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Mine casualties increasing

Mine casualties increasing

CASUALTIES resulting from land mines and explosive remnants of war this year remain on pace to exceed those from 2009, according to a report released this week, which would mark the first year-on-year increase since 2005.

The monthly report, released on Tuesday by the Cambodian Mine Action And Victim Assistance Authority, said total casualties reached 207 for the period of January to August this year, compared with just 186 for the same period in 2009. Of those, 45 people were killed, 37 required amputations and 125 suffered other injuries.

After about five years of minor fluctuation, casualties in Cambodia fell by 50 percent – to 450 – in 2006, and the total has declined every year since. Last year, 244 were recorded.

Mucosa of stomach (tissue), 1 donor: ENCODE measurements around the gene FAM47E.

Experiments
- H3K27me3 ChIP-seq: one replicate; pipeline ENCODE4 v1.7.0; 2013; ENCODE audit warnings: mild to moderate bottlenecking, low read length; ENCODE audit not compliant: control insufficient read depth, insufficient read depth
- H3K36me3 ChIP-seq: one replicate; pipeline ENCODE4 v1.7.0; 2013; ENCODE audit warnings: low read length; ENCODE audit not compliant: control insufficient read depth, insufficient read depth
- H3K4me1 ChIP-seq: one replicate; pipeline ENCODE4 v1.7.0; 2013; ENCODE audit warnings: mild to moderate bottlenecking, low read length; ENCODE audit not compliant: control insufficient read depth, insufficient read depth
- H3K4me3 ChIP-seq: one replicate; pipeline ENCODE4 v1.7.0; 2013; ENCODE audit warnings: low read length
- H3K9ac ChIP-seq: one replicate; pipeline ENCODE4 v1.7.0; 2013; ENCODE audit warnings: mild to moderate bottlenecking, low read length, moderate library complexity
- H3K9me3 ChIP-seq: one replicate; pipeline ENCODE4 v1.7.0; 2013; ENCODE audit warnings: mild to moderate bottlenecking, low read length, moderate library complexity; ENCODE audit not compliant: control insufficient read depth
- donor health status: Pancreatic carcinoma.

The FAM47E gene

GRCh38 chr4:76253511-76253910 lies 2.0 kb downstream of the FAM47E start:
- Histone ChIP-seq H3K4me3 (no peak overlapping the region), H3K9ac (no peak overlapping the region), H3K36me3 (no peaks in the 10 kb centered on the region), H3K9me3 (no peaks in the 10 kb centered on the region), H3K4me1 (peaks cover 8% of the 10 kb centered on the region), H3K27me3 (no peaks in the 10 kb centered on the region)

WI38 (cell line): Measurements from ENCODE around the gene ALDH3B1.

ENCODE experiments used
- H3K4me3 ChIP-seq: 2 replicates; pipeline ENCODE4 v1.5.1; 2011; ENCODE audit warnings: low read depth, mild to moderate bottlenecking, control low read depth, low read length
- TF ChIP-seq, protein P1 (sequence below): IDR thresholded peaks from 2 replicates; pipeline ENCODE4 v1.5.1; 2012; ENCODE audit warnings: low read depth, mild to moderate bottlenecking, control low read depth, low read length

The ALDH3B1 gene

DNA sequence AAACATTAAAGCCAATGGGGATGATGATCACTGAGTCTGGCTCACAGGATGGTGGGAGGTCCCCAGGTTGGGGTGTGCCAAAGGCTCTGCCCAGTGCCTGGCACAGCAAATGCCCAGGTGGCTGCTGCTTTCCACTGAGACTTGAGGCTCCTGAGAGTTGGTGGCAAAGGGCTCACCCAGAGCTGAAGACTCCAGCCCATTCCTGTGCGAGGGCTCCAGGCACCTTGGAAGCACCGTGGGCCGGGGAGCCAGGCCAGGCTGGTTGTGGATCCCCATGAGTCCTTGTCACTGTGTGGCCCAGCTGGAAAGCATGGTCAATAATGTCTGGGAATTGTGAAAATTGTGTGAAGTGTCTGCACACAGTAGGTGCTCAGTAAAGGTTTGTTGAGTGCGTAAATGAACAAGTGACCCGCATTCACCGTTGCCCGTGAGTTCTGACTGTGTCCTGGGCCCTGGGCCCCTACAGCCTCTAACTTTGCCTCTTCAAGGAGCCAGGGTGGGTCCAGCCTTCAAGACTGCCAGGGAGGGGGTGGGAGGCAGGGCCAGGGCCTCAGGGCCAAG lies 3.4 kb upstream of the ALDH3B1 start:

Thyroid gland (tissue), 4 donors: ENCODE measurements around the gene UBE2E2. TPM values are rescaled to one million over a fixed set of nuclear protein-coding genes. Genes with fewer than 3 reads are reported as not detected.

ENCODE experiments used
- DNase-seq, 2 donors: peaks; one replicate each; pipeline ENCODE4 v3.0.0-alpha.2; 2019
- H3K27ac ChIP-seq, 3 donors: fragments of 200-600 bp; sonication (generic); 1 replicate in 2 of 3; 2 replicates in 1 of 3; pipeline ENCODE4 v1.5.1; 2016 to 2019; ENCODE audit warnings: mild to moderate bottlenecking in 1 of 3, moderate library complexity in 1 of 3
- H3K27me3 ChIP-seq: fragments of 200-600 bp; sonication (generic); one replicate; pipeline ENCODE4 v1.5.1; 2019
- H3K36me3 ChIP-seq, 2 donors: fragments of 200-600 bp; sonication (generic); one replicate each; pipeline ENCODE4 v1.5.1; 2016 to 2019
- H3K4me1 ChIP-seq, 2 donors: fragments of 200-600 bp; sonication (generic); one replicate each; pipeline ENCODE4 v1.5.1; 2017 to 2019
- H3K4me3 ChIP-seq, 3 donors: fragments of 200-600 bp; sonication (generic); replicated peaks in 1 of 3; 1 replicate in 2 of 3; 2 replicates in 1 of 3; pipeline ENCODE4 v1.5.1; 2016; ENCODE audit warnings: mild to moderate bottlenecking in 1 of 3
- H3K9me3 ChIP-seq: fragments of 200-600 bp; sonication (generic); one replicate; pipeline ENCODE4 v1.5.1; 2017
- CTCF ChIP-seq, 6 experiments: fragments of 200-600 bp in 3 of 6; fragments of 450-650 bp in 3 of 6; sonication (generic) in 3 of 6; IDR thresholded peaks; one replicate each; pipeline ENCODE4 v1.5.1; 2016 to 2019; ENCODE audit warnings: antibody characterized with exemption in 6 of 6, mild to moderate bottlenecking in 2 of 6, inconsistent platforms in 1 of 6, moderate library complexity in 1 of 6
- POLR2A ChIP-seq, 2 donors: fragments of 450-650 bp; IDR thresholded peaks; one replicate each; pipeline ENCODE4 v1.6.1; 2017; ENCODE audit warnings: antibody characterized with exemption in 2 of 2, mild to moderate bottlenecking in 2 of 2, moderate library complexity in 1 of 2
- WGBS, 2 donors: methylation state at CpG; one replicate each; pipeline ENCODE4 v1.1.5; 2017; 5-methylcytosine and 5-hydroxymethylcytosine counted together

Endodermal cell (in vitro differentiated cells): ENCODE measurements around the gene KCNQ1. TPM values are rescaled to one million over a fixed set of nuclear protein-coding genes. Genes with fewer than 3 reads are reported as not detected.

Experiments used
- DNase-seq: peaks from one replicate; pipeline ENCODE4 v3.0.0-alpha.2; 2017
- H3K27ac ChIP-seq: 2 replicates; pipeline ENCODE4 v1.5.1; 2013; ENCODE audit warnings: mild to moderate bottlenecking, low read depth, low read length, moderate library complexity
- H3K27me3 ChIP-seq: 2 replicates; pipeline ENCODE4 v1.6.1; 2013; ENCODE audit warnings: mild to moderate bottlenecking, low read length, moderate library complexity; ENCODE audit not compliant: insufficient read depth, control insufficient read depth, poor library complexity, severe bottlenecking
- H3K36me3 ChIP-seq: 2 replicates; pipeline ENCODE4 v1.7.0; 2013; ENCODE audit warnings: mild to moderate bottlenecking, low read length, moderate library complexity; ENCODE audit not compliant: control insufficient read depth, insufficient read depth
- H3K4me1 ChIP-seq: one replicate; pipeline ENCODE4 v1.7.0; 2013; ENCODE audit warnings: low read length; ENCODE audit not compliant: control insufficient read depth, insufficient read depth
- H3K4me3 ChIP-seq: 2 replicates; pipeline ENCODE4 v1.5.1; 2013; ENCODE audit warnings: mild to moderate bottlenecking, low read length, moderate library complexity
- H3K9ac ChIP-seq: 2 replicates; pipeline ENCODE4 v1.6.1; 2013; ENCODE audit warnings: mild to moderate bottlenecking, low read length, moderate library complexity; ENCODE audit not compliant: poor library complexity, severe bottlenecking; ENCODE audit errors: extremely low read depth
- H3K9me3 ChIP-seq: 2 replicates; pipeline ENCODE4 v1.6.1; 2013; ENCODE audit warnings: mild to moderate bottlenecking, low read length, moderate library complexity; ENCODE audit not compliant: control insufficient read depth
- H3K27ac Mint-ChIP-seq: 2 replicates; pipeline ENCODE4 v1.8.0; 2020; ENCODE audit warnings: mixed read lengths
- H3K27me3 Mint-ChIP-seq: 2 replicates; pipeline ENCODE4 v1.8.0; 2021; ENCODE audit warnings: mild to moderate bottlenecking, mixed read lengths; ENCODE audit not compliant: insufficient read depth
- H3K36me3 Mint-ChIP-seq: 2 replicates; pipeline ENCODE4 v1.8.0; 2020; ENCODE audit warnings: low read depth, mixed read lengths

Chhiv Lim, project manager for the Cambodia Mine/ERW Victim Information System, said yesterday that this year’s increase was likely due to people carelessly venturing into areas that had not been properly de-mined. “Some play with ERWs like they are toys,” he said.

But Jamie Franklin, country programme director for the Mine Action Group, suggested that the elevated casualty total could be the result of a single anomalous month. May saw a total of 51 casualties, making it the worst month for Cambodia in nearly three years.

“One mine accident in Pailin [province] in May resulted in 16 casualties when a vehicle carrying villagers to the fields for work detonated an antitank mine,” Franklin said via email.

Khem Sophoan, director general of the Cambodian Mine Action Centre, expressed concern about prospects for bringing yearly casualty totals down further, saying some countries had scaled back mine action donations.

“Some donors have promised to continue to assist us, but they later decreased their funding because of the effect of the economic crisis on their nations,” he said.

Battambang is the province most heavily hit by mines, with 112 casualties reported since January last year.

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